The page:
Saturday, April 25, 2015

Five Enchanted Roses Author Spotlight: Jenelle Schmidt

Today I am highlighting Jenelle Schmidt, winner of the Five Enchanted Roses contest, and author of Stone Curse. 

Give me the basics...Where are you located and what do you do?

I'm from Raleigh, North Carolina, and am a stay-at-home-mom.

Tell me about your Five Enchanted Roses story.

The story opens inside Thorndale Castle, which has been the recipient of a rather nasty curse. In one evening, most of the nobility of the country who were attending a ball at the castle were turned to stone, the princess was abducted, and a visiting prince was turned into a beast who cannot leave the castle grounds without losing his mind. And nobody knows who cast the curse or why.

What was your inspiration for your story? Anything in particular?

I kind of started out by thinking of all the things I didn't like about the original or classic retellings of Beauty and the Beast. I didn't like the father's role in the original story, or the fact that the prince in the Disney version was cursed at the age of 11 because he wouldn't let some creepy old lady into his house after dark (I think his parents would have probably agreed that this was the best course of action... not that they are present in the story). So I set out to create a version of the story where the prince is not really the true "Beast" of the story. It's a bit of a twist on the "don't judge a book by its cover" theme.

How long have you been writing?

I've been writing my whole life. I was coming up with stories before I could even hold a pen, and I began writing stories the moment I learned to write. I was going through some things my mom had saved of mine from my own homeschooled days, and happened across a story I had written when I was six years old. It had chapters and everything!

Have you written any other stories/novels?

Yes. I have written five novels, two of which have been published. We are hoping to have the third book in the series available later this year. I've also written a novella adaptation of Cinderella, which I also hope to release later this year.

Can we find any of your other works for purchase online? 

Yes, you can! King's Warrior and Second Son are both available through Amazon in e-book and paperback form.

What's next for you?

The next thing I'm working on is the second book in my new series - which I'll be talking about later on in the year on my blog. I also have a sci-fi/mystery project in the works that I hope to begin writing as soon as my current work-in-progress is finished. And I have a whole new world (to borrow from Disney) with no story yet, just waiting for some characters to come fill it with life.

What is your process when you begin writing a story?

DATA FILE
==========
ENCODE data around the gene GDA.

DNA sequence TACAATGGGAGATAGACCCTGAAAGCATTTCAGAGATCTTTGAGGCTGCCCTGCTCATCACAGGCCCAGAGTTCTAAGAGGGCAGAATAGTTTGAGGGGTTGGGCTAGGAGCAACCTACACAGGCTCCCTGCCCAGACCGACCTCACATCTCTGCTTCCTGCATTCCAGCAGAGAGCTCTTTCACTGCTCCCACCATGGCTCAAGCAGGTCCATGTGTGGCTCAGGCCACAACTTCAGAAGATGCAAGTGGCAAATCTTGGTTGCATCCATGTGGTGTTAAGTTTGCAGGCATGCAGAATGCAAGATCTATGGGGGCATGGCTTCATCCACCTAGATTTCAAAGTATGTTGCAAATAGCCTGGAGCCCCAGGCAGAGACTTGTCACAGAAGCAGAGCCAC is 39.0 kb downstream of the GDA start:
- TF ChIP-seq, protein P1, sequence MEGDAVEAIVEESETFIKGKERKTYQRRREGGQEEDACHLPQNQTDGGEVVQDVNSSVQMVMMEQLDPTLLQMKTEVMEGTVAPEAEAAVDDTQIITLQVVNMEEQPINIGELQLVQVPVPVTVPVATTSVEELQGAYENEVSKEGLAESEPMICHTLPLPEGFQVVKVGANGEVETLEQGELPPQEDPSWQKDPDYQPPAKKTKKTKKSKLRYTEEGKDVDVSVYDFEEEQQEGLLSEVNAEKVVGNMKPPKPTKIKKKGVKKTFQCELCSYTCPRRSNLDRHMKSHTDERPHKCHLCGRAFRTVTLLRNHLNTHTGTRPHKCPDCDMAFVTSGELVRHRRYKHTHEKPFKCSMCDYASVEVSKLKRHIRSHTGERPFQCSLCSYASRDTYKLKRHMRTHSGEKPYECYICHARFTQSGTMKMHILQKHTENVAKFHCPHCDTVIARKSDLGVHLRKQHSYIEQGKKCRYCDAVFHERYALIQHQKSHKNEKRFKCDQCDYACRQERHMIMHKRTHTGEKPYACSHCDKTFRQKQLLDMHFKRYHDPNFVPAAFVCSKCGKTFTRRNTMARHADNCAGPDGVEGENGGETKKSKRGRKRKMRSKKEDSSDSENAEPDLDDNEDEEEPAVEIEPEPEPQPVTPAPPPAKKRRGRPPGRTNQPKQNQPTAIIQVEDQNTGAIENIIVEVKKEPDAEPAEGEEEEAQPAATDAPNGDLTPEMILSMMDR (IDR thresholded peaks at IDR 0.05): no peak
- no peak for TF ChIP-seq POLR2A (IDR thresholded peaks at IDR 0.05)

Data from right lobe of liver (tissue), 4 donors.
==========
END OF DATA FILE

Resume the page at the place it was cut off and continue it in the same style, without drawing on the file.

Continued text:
First I have an idea. Usually the idea is focused around a character and/or a set of circumstances that might converge upon that character. Next I do a lot of world-building. My husband helps with this part immensely. I write fantasy and sci-fi, so the world-building is an extremely essential step. Then I might sit back and let the story and the characters simmer for a while. I'll discuss ideas with my husband some more, create some more characters, and begin putting together an outline. Once I have the outline kind of figured out - at least for the first few chapters - I will start writing the story. My outlines tend to be very flexible, and they change as I write.

What other writers/books inspire you?

That is a very long list. J.R.R. Tolkien and C.S. Lewis and George MacDonald definitely top the list, as the fathers of modern fantasy. Stephen R. Lawhead is a constant source of inspiration, as well as Timothy Zahn. There are many others, but those are the main ones.

What advice would you give to other new writers?

My first piece of advice is to read. Read everything you can get your hands on. Read books you love, read books you don't love, become an expert on the genre you want to write. Read books outside that genre. Read!

My second piece of advice is to write. Write on napkins and fill up notebooks and the hard drive of your computer. Write what you know. Write what you don't know. Write what you'd like to know. Some of it will work, some of it won't, but don't let that stop you.

And finally, finish a writing project. You don't have to finish EVERY writing project. Some things will be abandoned. But there is nothing like that feeling of accomplishment when you finish that first manuscript to spur you on to keep writing and keep finishing stories. Accept that there will ALWAYS be something you will wish you could change about your story, it will never be perfect... but it can be considered "done."

Where can we find you online?


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  2. Great interview! I really like your advice to new writers! ^_^

  3. Thanks for having me over, Dorian!